THE ASAHI SHIMBUN
March 6, 2020 at 17:29 JST
The chairman of Japan Broadcasting Corp. (NHK) changed his story about discussions at a board meeting but denied exerting pressure concerning a TV program that infuriated the Japan Post Group.
Shunzo Morishita, who heads NHK’s Board of Governors, told the March 5 session of the Lower House Internal Affairs and Communications Committee that the meeting in 2018 did indeed discuss the content of the “Close UP Gendai +” program that highlighted questionable sales practices concerning Japan Post Insurance Co. policies.
The program was broadcast in April 2018, and a follow-up piece was planned. However, the sequel was abandoned after Japan Post Group protested an NHK video on social media seeking information to use in the program.
Suspicions have arisen that the NHK Board of Governors may have interfered with programming at the public broadcaster, a violation of the Broadcast Law.
Japan Post Group officials not only criticized the video on social media, but they also asked the Board of Governors on Oct. 5, 2018, to look into a comment made by an executive of the program.
The executive had apparently told the Japan Post Group that the NHK president was not involved in programming.
On Oct. 23, 2018, the Board of Governors held a closed-door meeting where Ryoichi Ueda, the then president, appeared.
Morishita was asked about that meeting in the Diet in October 2019, when he was still acting chairman of the board.
“We had no discussion at all about program contents,” Morishita said at the time.
But on March 5, he changed his tune.
“The president attended (the meeting) so we could confirm the situation and process behind the program,” he said. “We had a free exchange of views. We also expressed our views on the program as well as the video posted to social media.”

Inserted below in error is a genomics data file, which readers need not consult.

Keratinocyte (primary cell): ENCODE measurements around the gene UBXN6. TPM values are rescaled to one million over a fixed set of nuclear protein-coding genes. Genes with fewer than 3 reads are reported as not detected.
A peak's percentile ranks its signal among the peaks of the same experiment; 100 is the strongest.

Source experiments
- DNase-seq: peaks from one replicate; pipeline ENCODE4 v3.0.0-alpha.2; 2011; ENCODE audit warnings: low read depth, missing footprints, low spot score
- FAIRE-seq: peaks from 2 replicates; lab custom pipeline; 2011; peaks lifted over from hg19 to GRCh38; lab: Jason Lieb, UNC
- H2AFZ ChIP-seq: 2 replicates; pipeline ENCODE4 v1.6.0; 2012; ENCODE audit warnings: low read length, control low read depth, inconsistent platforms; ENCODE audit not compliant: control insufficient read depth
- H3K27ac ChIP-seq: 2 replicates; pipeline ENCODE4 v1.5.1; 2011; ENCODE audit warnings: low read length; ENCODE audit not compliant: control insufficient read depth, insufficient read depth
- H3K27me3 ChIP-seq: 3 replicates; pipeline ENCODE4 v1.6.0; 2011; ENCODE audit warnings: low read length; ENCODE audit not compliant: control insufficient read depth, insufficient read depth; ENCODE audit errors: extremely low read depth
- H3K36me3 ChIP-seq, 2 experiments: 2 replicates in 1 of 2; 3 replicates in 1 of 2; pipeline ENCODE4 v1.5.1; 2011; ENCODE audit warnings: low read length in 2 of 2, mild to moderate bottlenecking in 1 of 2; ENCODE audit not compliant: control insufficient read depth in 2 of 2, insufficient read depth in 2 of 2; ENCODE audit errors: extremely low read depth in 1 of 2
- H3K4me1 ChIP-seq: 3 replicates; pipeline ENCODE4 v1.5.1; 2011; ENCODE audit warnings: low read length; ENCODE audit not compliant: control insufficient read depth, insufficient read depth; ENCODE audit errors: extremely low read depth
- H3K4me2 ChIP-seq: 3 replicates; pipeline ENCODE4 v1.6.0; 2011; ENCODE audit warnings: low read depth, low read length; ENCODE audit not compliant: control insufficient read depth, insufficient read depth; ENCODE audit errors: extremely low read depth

However, Morishita also denied exerting pressure regarding program contents.
“We never made any specific instructions about production methods, and there was no damage to freedom in program editing or to NHK’s independence and autonomy,” he said.
Sanae Takaichi, the internal affairs and communications minister, was asked on March 5 about Morishita’s latest comment.
“There were elements that I could not sufficiently understand,” she said.
When pressed further, she said at a March 6 news conference that while there appeared to be no violations of the Broadcast Law, it was not desirable for NHK governors to make comments that could be misunderstood as interfering in specific programs.
Takaichi called on NHK to disclose more information about the closed-door meeting.
Other NHK sources said criticism arose at that board meeting, including from Morishita, about how the program was put together.
Hiroyoshi Sunakawa, a professor at Rikkyo University specializing in media studies, said, “If the Board of Governors criticized a specific program in front of the NHK president, who is the top official in charge of programing, there is the possibility that such criticism could flow down to those who actually work on program production.
“That would constitute a breach of the Broadcast Law, which fundamentally bans interference in programs.”
(This article was written by Kenro Kuroda and Tomoya Fujita.)
The Asahi Shimbun aims “to achieve gender equality and empower all women and girls” through its Gender Equality Declaration.
Let’s explore the Japanese capital from the viewpoint of wheelchair users and people with disabilities with Barry Joshua Grisdale.
This special page portrays the dramatic arrest of Carlos Ghosn and the twists and turns that followed.
This special page reviews what the former Nissan Motor Co. chairman left during his 19 years in Japan.
Baseball star Ichiro Suzuki had much to say on March 21, 2019, the day he hung up his spikes.
This special page details how journalists uncovered shady transactions through Bermuda and other tax havens.